“Yes, of course,” Julian said, and his smile brightened to iridescence, dazzling the anodyne office air in a current of pure blithe energy. “Kate—Miss Wilson—a very great pleasure.” He took my hand again, more a clasp than a shake, and then turned to stride down the aisle with the fluid ease of a natural athlete, drawing the light along with him, Geoff Warwick trotting doglike at his heel.

I stared after them, hardly noticing as the heads swiveled back in my direction and then, one by one, slipped back behind the cubicle walls. I could hear Charlie, of all people, observing in my brain: Dude, that was fucking weird.

Amiens

I don’t think I remained unconscious long. I became aware of voices, hands; someone was touching my cheek, my forehead; loosening my collar, removing my hat. I seemed to be lying on someone’s knee, with a single iron arm supporting my back and the cold rain still dripping miserably on my cheek.

“Who the devil is she, Ashford?” someone demanded, jarringly close.

And then Julian, in a voice so familiar it brought the sting of tears to my eyeballs: “We can sort that out later, Warwick. She’s clearly ill.”

Warwick. Geoff Warwick. I hadn’t recognized the accent.

“Her eyelids are moving.”

“Yes, I see. Are you all right, madam? Can you hear me?”

I nodded. “Yes,” I scratched out. “Sorry.” I dragged open my heavy eyelids, wanting to see his face: there it was, a little blurred, compressed with concern.

“Warwick,” he said, glancing upward, “do you think you can disperse this crowd a bit? And see if there’s a doctor among them.”

“Not likely,” said Geoff Warwick, but he moved away and began making commanding noises. I turned my head in his direction, and saw that at least a dozen people stood in a silent awed circle nearby. I struggled upward, but a renewed surge of dizziness and nausea closed my eyes.

“Sorry,” I whispered again.

Anxiety clipped his words. “Madam, can I help you? Are you in pain?”

“No. Just tired. Long journey.” I tried to smile, but my mouth wouldn’t obey.

“Can I help you to your lodgings? Assist you in some way? Warwick!” he said urgently. “Have you found a doctor?”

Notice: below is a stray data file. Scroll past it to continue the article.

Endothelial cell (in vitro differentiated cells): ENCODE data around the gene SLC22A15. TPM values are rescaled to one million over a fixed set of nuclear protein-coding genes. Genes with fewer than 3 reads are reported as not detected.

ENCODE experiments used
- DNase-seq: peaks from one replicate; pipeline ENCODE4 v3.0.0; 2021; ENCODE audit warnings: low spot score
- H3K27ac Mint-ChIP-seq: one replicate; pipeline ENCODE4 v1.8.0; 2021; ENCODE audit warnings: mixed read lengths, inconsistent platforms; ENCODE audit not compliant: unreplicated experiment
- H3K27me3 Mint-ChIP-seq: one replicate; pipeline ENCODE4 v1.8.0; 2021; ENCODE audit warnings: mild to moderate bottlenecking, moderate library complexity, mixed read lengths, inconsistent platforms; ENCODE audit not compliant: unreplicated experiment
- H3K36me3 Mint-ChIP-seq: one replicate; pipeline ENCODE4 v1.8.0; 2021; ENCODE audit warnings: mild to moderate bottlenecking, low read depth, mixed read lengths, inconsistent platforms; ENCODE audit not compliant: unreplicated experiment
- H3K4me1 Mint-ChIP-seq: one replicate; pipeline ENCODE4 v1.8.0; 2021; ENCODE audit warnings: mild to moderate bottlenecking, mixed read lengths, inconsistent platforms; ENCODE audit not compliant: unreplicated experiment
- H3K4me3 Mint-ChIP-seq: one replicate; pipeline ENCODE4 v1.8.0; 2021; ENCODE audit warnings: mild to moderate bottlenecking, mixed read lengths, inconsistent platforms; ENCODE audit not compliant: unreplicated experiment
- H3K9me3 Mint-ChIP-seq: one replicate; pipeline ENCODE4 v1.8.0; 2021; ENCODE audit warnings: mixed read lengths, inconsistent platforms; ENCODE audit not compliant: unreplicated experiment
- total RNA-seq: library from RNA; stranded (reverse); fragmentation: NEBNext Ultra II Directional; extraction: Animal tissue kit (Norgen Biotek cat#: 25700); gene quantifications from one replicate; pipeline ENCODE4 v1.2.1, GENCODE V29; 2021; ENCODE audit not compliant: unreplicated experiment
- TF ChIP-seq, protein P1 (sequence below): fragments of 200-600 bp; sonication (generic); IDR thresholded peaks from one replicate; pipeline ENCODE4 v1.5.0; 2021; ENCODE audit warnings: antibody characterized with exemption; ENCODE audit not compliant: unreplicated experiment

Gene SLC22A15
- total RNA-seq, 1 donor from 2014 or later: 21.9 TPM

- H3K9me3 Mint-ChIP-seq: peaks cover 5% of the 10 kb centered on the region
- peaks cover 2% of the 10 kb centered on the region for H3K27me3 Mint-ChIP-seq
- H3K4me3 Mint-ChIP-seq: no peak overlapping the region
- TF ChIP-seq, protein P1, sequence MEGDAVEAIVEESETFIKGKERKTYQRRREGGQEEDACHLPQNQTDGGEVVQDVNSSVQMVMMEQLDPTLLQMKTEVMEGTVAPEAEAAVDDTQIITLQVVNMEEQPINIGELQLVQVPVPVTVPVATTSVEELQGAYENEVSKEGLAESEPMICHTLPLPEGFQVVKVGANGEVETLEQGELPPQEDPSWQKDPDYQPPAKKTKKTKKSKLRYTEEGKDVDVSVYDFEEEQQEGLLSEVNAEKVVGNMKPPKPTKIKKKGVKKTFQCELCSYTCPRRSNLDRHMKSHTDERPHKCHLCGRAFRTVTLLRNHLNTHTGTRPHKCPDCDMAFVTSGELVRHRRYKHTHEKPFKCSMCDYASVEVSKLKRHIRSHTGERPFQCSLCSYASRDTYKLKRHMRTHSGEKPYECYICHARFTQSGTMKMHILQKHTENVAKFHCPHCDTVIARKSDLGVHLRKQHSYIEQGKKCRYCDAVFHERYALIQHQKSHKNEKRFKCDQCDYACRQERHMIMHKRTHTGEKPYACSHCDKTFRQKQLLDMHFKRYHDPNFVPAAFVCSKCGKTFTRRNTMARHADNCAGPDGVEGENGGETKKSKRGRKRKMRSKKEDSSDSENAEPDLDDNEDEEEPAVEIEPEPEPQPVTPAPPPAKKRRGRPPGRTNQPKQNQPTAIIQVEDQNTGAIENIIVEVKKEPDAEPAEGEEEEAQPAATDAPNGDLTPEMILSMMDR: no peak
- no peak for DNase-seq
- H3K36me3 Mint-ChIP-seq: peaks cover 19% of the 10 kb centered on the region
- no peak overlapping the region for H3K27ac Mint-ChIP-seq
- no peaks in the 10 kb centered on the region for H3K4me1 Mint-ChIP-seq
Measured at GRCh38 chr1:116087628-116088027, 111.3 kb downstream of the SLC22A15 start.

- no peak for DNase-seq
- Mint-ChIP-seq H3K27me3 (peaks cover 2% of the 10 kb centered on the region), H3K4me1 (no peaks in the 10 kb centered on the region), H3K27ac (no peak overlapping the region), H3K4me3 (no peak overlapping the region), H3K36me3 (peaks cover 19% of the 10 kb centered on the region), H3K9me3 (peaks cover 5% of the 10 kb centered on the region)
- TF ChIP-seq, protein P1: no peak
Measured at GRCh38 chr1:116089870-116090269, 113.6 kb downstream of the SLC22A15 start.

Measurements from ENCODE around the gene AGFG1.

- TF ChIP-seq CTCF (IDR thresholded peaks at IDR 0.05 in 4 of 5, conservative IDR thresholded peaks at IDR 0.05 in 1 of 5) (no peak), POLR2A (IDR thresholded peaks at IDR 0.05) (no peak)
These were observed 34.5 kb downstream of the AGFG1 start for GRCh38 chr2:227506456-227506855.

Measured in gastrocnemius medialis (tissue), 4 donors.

“Someone’s off to fetch one,” Warwick said, returning. “How is she?”

“Conscious. Speaking. She seems a bit confused.”

“No! I’m all right, really.” I struggled to sit up again, with more success.

“Ashford, she’s American!” said another voice, behind me. Julian’s other companion; I couldn’t see his face.

“Yes, I realize that,” Julian said. He squinted at me thoughtfully.

“How do you know her?” demanded Warwick.

“I don’t know her.”

“She knew your name.”

“Before God, Warwick, I’ve never seen her in my life,” he insisted. “Madam, where do you stay? You can’t return without help.”

“I’m not anywhere yet,” I said. “I just arrived in town.”

A pause. “You must get her out of this rain,” said the other voice.

“Yes, of course,” Julian said. “Is the Chat open yet, do you think?”

“Not yet.” Warwick sounded almost gloating. The chip on his shoulder evidently wasn’t a modern development.

Another pause. “Madam, are you able to walk?”

“I… yes, of course.” I slid off his knee and tested my legs: a bit wobbly, but still capable. Julian’s arm remained across my back, supporting me.

“Warwick, you and Hamilton wait here for the doctor,” Julian said, over his shoulder. “Tell him to find us in rue des Augustins.”

Arthur Hamilton. Florence’s brother. I strained to look at him, but his face was hidden under the low dripping peak of his officer’s cap.

“Christ, Ashford, you’re not taking her to your billet!”